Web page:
The Sheriff of County Dublin was the Sovereign's judicial representative in County Dublin. Initially an office for lifetime, assigned by the Sovereign, the Sheriff became an annual appointment following the Provisions of Oxford in 1258. Besides his judicial importance, the sheriff had ceremonial and administrative functions and executed High Court Writs.
Sir Frederick Flood, 1st Baronet, KC, was an Irish lawyer and politician. He was a Member of the Irish Parliament from 1776 until 1801, and then later a Member of the Parliament from 1801 until 1818. Although Flood opposed the Act of Union 1801 that merged the Kingdoms of Ireland and Great Britain, he sat as a member of the united Parliament in London until his retirement.
Sir John Meade, 1st Baronet (1642–1707) was an Irish barrister, judge and politician. He was the first of the Meade Baronets of Balintubber, and an ancestor of the Earls of Clanwilliam. He was unusual among the lawyers of his era for his lack of ambition to become a judge of the High Court, despite being widely regarded as a barrister of "excellent parts". In matters of religion he seems to have been, by the standards of his time, a man of very tolerant views: although he was himself a Protestant, he damaged his career by marrying Elizabeth Butler, who was a Roman Catholic, as his third wife.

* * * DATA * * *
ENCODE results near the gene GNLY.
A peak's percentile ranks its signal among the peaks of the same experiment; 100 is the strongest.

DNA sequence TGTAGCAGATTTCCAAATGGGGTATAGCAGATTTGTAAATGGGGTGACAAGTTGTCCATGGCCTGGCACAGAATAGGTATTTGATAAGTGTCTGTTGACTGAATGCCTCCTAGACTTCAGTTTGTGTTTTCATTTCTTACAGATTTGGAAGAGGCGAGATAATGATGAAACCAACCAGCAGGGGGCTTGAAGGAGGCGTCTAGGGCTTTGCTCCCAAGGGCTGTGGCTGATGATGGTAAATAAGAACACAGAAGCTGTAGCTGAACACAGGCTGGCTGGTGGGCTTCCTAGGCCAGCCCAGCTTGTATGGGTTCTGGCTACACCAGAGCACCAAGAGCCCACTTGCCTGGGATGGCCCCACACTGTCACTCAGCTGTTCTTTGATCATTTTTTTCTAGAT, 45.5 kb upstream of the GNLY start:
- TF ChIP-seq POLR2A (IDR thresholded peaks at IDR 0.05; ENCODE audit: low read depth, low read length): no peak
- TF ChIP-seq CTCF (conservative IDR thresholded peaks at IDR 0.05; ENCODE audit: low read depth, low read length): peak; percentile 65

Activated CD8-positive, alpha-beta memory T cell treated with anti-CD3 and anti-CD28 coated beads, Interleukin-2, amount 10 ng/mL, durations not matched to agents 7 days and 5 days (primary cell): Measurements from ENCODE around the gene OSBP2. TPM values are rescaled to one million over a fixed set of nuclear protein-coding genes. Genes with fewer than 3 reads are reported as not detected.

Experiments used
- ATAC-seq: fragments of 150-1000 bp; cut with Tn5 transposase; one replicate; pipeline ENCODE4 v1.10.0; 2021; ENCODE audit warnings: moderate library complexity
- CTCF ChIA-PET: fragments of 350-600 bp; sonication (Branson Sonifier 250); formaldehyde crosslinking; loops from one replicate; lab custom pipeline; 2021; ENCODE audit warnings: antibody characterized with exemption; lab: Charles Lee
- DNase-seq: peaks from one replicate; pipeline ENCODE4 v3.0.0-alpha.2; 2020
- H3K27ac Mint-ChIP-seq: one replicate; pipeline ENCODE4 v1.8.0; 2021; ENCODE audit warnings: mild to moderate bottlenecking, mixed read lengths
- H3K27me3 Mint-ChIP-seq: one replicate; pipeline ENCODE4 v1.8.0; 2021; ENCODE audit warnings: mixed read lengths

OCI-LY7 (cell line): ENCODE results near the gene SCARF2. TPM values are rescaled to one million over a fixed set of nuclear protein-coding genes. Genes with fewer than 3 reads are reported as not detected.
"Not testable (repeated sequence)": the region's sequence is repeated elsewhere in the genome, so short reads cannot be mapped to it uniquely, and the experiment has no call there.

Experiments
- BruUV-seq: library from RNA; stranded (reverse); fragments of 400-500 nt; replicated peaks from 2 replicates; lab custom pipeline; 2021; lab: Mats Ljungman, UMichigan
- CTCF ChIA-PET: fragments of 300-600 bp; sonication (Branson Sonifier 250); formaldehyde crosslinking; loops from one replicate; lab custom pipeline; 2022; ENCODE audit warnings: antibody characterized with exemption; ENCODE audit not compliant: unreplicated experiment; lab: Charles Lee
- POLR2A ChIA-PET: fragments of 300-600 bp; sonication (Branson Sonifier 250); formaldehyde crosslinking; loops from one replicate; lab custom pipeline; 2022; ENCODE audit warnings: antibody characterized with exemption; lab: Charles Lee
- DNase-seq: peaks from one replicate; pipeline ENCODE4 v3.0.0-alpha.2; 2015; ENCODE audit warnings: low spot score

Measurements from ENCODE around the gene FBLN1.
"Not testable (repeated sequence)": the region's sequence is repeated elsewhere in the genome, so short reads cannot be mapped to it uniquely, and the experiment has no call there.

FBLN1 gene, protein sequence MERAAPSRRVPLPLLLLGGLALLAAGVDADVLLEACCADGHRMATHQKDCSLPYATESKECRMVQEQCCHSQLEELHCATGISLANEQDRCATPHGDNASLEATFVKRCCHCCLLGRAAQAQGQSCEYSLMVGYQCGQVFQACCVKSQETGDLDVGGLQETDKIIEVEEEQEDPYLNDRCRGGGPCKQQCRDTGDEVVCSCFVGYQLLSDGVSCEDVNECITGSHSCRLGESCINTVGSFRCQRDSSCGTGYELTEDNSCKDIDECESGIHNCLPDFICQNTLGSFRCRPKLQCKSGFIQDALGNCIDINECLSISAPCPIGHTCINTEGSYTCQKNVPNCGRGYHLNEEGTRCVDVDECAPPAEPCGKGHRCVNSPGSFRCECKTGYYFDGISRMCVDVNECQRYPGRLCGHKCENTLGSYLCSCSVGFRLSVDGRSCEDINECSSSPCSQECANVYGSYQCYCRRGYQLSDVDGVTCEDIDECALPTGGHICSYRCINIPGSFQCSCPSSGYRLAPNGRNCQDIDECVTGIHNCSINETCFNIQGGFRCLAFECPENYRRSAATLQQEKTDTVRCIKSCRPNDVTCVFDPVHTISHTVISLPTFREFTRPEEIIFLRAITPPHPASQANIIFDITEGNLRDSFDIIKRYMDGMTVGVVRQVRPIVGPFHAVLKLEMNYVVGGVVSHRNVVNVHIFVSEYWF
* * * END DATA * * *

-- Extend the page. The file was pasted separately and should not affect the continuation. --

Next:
Sir Thomas Burdett, 1st Baronet was an Irish politician and baronet.
Sir Henry King, 3rd Baronet PC (I) was an Anglo-Irish politician.
Earl of Arran is a title in the Peerage of Ireland. It is not to be confused with the title Earl of Arran in the Peerage of Scotland. The two titles refer to different places: the Aran Islands in Ireland, and the Isle of Arran in Scotland. The Irish earldom is held by the Gore family. The Scottish earldom is a separate title, held as a subsidiary title of the Duke of Hamilton.